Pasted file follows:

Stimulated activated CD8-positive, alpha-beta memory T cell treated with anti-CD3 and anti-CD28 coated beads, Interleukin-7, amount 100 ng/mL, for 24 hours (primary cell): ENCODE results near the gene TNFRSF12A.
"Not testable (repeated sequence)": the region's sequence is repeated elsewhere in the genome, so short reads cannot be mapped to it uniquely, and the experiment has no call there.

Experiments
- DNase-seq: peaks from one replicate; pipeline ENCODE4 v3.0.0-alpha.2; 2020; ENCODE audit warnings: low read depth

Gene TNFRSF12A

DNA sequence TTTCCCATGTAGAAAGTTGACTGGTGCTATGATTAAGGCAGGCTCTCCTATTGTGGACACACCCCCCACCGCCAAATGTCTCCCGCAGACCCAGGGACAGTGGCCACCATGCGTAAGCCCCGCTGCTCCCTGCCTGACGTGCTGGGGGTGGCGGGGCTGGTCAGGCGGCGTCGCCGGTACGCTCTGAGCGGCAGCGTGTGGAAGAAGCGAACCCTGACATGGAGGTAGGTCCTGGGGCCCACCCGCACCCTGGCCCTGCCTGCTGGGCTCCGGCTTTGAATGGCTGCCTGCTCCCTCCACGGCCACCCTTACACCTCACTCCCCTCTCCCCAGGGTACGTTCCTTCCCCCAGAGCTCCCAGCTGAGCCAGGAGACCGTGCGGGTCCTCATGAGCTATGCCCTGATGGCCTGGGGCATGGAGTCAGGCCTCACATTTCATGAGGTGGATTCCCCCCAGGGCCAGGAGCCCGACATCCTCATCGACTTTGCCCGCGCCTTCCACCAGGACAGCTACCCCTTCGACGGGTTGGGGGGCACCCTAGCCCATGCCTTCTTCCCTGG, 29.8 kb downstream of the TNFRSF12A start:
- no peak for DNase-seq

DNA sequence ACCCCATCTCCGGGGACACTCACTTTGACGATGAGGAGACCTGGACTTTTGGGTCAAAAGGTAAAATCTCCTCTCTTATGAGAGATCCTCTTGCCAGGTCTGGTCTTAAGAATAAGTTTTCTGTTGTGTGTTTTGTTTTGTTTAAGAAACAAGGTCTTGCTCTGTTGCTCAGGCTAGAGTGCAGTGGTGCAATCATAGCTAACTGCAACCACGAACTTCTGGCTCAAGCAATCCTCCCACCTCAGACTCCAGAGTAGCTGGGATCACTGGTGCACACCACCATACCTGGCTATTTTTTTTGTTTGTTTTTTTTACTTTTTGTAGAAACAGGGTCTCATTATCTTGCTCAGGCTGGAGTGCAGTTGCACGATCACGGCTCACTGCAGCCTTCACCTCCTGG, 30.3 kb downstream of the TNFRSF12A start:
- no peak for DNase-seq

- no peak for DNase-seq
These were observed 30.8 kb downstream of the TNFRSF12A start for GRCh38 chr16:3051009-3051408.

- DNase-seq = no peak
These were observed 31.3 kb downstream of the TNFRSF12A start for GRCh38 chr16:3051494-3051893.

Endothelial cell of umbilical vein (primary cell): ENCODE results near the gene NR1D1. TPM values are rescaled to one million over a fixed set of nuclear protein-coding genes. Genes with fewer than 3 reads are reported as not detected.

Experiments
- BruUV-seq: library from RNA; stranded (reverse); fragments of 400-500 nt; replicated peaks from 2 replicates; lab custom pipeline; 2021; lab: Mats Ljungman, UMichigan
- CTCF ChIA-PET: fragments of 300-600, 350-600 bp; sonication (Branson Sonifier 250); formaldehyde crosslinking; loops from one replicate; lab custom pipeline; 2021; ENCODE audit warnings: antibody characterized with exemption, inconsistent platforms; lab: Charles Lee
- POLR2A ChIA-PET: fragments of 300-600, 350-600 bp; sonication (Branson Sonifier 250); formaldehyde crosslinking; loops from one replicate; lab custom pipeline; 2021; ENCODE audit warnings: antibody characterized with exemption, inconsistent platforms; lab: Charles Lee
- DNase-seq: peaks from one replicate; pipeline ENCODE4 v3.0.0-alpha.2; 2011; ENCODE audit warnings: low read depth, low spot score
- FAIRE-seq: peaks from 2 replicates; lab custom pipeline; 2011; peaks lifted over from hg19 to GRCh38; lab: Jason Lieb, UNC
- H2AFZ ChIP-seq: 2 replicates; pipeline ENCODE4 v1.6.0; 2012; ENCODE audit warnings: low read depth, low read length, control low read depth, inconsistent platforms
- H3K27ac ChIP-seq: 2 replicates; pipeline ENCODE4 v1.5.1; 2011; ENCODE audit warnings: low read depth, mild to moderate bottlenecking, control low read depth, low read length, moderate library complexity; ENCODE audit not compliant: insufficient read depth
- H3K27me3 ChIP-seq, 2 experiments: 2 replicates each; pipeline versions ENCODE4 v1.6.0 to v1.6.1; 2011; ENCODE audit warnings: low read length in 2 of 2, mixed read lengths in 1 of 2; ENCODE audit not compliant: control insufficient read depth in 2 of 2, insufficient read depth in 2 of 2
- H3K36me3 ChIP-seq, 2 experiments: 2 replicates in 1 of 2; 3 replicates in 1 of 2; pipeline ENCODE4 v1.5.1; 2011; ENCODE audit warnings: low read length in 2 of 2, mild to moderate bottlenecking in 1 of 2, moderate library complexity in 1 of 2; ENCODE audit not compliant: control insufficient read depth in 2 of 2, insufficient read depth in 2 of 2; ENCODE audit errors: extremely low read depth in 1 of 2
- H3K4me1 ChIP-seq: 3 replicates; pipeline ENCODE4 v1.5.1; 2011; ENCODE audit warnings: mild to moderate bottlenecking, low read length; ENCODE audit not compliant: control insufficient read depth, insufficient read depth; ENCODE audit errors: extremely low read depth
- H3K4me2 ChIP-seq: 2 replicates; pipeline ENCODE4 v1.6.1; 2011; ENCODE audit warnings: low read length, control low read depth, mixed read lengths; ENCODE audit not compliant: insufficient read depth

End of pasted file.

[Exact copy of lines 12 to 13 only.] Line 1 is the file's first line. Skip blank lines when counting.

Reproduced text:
- DNase-seq = no peak
These were observed 31.3 kb downstream of the TNFRSF12A start for GRCh38 chr16:3051494-3051893.